Under pressure by the government, Ecuadorian newspaper shuts down its print edition – Journalism in the Americas
After 32 years of print publication, the Ecuadorian daily newspaper Hoy announced that it will stop printing, buckling under government policy which many allege intends to cripple independent press. Hoy, known as an opposition publication, will continue with digital publication.
“The gradual loss of freedoms and the limitation of constitutional guarantees that Ecuador suffers, the self-censorship that the Law of Communication imposes and the repeated attacks, direct and indirect, on non-government-controlled press have created for over seven years a setting totally adverse to the development of a newspaper that is diverse, free, independent, and open to different opinions,” said Hoy publisher Jaime Mantilla in an editorial on June 28 which announced the end of the print publication.
He largely blames Ecuador’s Communication Law, adopted in July 2013, for putting the publication in an economic stranglehold by discriminately regulating investment, encouraging a commercial boycott and prompting the cancelation of contracts to print the paper.
The Communication Law is widely seen by journalists a gag law meant to silence voices critical of the Ecuadorian executive. The Committee to Protect Journalists said in 2013 that the law “gives the authorities the power to impose arbitrary sanctions and censor the press.”
According to President Rafael Correa, the law is meant to ensure that Ecuador has a “good press, true freedom of expression” by combating privatization of the press which he says “wants to convert information into a good,” reported La Tercera.
The law created special agencies to audit, issue sanctions and enforce the Communication Law on media outlets which journalists allege forces the press into self-censorship in order to avoid crippling fines.
Ecuadorian media outlets, including Hoy, were prosecuted under the law accused of censorship for not devoting sufficient coverage to Correa’s visit to Chile where he received an honorary doctorate from the University of Santiago. Correa threatened similar action against publications giving insufficient coverage to a lawsuit involving Chevron Corporation.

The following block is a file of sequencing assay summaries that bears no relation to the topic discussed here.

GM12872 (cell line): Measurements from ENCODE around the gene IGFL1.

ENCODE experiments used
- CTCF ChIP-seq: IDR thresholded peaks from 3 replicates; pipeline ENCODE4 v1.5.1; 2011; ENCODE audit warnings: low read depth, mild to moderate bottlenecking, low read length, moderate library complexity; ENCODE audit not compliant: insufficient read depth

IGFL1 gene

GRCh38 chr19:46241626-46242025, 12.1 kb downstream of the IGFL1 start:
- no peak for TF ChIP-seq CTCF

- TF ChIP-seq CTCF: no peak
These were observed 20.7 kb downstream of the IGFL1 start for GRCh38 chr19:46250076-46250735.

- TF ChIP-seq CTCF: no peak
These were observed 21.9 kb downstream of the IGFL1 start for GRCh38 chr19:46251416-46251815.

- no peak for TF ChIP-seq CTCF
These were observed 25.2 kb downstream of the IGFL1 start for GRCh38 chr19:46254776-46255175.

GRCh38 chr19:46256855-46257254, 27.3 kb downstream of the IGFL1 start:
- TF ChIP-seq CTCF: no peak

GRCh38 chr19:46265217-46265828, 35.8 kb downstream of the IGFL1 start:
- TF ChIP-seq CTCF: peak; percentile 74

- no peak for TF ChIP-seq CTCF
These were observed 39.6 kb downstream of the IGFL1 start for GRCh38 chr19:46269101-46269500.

Cartoonist Xavier Bonilla was the first person fined under the law after he published an illustration that the Ecuadorian government deemed defamatory. In 2014, Ecuadorian journalist Fernando Villavicencio was sentenced to prison under the law for defaming president Correa.
Correa has long been seen as an opponent of free press in Ecuador with a legacy of attacks against free press.
“This is the final step in the deterioration of freedom of expression in Ecuador during Correa’s administration,” Carlos Lauría, senior program coordinator in the Americas for the Committee to Protect Journalists, told the Knight Center for Journalism in the Americas in 2013.
In 2012, the World Association of News Publishers credited Ecuadorian president Rafael Correa with “a sophisticated strategy to marginalize every voice independent of official authority.”
An Ecuadorian member of parliament formally denounced several media outlets for insufficient coverage of corruption in the National Court of Justice on Monday in an apparent attempt by an opposition member to use the Communication Law against the Correa government.